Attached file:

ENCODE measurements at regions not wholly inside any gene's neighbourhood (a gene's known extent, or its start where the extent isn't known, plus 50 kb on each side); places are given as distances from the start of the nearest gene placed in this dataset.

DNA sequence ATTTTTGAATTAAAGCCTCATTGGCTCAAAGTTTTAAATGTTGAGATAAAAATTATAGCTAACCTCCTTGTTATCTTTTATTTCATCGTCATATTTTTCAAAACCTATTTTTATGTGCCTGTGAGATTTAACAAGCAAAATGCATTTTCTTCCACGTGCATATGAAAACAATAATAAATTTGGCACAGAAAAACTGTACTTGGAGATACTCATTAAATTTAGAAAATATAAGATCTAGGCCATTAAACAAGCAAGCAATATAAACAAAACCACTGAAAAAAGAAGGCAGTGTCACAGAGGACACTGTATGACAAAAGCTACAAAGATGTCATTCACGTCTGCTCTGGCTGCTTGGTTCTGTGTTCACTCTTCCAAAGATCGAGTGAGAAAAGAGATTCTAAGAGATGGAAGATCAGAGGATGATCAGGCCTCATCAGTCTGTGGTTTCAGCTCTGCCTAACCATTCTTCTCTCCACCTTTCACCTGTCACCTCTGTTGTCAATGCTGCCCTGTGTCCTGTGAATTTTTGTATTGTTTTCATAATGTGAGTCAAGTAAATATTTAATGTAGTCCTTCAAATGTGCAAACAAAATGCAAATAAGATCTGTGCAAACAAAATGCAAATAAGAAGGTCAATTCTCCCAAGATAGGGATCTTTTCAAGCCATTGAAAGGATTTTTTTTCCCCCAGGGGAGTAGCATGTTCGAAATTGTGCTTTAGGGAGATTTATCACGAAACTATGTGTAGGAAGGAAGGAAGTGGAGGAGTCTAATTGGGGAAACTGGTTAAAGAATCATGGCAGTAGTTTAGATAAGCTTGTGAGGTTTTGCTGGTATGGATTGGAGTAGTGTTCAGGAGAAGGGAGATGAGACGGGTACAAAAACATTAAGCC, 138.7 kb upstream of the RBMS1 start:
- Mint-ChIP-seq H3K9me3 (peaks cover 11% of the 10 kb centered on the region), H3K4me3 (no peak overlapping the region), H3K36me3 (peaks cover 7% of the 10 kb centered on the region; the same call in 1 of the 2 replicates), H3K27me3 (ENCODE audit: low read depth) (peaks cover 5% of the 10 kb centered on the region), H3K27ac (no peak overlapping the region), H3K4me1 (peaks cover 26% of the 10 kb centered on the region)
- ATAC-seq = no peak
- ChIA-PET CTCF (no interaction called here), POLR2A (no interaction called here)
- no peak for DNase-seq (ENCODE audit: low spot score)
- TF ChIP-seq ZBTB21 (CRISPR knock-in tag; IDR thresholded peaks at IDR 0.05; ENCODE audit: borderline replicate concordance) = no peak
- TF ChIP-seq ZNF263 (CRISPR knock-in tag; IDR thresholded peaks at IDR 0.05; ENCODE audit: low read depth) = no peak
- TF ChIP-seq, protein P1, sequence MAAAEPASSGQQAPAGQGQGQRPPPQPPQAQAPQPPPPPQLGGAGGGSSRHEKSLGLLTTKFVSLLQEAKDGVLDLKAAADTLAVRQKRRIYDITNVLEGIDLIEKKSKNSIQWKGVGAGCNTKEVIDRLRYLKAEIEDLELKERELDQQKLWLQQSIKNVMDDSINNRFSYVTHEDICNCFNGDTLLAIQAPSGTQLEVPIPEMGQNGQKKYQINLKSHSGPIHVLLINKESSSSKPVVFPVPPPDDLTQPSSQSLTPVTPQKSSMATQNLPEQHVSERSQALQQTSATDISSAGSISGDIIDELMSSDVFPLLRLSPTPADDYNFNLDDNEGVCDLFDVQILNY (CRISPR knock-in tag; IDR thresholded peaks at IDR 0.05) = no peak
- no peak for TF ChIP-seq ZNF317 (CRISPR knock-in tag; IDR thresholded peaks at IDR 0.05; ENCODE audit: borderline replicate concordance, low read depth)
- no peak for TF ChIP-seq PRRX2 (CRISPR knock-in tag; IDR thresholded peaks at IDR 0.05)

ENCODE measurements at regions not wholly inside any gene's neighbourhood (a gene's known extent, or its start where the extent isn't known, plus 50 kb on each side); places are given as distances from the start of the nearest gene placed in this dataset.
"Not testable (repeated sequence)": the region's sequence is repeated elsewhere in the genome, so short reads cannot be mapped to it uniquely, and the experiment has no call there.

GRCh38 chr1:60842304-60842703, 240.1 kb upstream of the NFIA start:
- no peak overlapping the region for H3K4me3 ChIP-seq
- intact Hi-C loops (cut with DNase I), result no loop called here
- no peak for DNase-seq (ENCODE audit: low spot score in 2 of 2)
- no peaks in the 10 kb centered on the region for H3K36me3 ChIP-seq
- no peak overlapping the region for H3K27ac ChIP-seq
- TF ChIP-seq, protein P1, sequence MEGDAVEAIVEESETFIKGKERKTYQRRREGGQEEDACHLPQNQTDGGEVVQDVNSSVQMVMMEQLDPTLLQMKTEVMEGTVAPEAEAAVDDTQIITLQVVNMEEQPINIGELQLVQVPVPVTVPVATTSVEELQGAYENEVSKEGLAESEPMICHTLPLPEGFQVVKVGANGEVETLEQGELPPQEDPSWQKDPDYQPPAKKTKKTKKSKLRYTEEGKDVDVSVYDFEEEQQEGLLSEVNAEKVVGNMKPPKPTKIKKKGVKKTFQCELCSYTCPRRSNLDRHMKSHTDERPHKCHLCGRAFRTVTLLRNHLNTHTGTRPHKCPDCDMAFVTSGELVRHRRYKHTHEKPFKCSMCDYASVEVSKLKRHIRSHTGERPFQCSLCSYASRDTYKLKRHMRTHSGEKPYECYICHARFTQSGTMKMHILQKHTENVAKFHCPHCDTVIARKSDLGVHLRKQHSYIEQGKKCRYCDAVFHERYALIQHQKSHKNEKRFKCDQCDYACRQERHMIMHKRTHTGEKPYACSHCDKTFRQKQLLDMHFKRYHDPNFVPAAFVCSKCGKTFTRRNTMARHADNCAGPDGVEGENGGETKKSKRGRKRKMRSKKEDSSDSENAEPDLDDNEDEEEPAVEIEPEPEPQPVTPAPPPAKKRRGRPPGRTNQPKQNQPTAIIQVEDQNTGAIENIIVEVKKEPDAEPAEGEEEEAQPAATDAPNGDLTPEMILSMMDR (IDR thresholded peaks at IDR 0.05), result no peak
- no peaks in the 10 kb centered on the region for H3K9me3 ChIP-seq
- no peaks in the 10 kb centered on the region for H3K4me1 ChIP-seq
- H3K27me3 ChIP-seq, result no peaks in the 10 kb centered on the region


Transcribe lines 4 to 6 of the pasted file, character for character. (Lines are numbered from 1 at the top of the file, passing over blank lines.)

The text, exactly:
- ATAC-seq = no peak
- ChIA-PET CTCF (no interaction called here), POLR2A (no interaction called here)
- no peak for DNase-seq (ENCODE audit: low spot score)